If you think there are good reasons to detest this legislation now, just wait until you actually have to begin obeying it.
As we celebrate this Independence Day weekend, I’ve got a suggestion on how the House of Representatives could take a giant step toward gaining our independence from this massive government takeover of our healthcare system. More on that later in this column. But first, let’s look at some additional reasons why we must drive a stake through the heart of this beast.
Remember when then-Speaker of the House Nancy Pelosi said we had to pass Obamacare to find out what’s in it? At the time, the bill was more than 2,700 pages long. You can bet your bottom dollar that not a single member of Congress had read the darned thing, much less understood what implementing it would mean for this country.
Since then, more than 20,000 pages of new regulations have been issued by the federal government to interpret and enforce the legislation’s new requirements. That’s more than twice as many pages as the Internal Revenue Service tax code — and you know how easy it is to understand and comply with that federal juggernaut.
Speaking of the IRS, it should send chills up and down your spine to realize that this is the agency that will be responsible for enforcing many of the provisions of Obamacare. The IRS says it will have to hire 17,000 new agents to insure compliance. Oh, boy. I can hardly wait.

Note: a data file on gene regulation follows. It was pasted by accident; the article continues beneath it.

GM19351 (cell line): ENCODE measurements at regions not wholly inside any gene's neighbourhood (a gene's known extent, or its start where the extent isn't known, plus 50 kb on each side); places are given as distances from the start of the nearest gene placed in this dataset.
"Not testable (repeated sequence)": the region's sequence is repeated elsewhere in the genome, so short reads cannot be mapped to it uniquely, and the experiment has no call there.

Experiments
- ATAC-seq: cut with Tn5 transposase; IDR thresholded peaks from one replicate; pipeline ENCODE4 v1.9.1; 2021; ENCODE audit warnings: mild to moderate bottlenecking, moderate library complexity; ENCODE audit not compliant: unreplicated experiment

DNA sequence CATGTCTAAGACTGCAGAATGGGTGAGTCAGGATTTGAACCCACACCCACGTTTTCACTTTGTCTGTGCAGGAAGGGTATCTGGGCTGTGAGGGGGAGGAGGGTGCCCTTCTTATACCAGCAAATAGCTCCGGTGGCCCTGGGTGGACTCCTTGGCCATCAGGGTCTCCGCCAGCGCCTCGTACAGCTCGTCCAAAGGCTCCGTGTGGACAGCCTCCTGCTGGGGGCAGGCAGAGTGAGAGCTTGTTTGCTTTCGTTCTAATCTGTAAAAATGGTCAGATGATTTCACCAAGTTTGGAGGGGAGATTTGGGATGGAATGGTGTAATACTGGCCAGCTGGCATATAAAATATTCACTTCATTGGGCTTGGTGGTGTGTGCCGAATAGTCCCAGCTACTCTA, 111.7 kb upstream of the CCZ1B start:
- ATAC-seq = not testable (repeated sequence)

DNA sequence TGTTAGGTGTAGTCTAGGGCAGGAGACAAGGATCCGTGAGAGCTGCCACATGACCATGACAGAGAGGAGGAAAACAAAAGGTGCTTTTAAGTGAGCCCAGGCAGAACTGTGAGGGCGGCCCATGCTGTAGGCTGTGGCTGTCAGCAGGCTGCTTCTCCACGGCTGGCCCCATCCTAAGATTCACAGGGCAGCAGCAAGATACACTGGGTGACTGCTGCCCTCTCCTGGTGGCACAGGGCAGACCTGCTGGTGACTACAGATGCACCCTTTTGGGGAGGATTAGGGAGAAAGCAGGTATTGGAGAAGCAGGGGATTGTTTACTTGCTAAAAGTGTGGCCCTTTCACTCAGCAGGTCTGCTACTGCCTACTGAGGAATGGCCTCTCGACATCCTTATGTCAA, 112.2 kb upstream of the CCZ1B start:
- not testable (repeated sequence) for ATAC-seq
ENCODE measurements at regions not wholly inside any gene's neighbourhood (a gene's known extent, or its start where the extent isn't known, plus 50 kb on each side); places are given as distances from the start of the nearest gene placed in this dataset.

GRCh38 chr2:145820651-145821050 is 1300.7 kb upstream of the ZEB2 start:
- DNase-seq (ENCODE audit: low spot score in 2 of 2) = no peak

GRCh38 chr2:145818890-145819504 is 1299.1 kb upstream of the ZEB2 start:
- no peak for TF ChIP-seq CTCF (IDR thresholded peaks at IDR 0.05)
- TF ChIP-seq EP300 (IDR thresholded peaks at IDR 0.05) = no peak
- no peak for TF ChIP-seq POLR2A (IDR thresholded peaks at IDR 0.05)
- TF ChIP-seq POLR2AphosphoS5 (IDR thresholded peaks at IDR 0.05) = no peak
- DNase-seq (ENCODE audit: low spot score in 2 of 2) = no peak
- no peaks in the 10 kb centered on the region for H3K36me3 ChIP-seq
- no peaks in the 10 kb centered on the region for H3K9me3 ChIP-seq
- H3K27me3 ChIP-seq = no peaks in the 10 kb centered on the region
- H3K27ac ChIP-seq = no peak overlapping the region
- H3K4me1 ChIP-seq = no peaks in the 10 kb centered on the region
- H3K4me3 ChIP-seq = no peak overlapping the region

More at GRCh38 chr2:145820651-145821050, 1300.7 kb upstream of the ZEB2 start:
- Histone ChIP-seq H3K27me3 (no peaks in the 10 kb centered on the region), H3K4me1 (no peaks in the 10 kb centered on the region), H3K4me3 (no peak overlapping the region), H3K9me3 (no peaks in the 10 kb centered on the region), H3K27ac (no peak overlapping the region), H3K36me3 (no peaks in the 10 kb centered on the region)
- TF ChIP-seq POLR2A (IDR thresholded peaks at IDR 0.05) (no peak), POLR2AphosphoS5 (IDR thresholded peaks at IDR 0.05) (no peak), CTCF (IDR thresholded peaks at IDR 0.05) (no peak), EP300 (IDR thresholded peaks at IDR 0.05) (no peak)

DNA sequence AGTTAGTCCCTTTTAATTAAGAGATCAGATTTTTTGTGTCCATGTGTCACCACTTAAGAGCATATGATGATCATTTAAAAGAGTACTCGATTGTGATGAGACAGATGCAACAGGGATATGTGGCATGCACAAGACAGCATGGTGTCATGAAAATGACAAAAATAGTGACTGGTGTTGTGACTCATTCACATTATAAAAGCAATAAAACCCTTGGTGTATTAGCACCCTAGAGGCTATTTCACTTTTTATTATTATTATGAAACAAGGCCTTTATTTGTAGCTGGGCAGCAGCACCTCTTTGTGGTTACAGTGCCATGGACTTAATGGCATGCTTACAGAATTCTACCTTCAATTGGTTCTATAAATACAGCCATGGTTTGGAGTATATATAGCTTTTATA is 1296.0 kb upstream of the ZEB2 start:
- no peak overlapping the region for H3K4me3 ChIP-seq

Meanwhile, we’re starting to get a better idea of just how expensive this federal takeover of our healthcare system will be. This past Monday, the lead story in The Wall Street Journal carried the headline, “Insurance Costs Set for a Jolt.” The first sentence began: “Healthy consumers could see insurance rates double or even triple when they look for individual coverage under the federal health law later this year.”
Don’t say we didn’t warn you. The article adds that many of the most cost-effective plans currently available may disappear: “The exchanges, the centerpiece of President Barack Obama’s health-care law, look likely to offer few if any of the cut-rate policies that healthy people can now buy, according to the Journal’s analysis.”
Click here to read the entire article.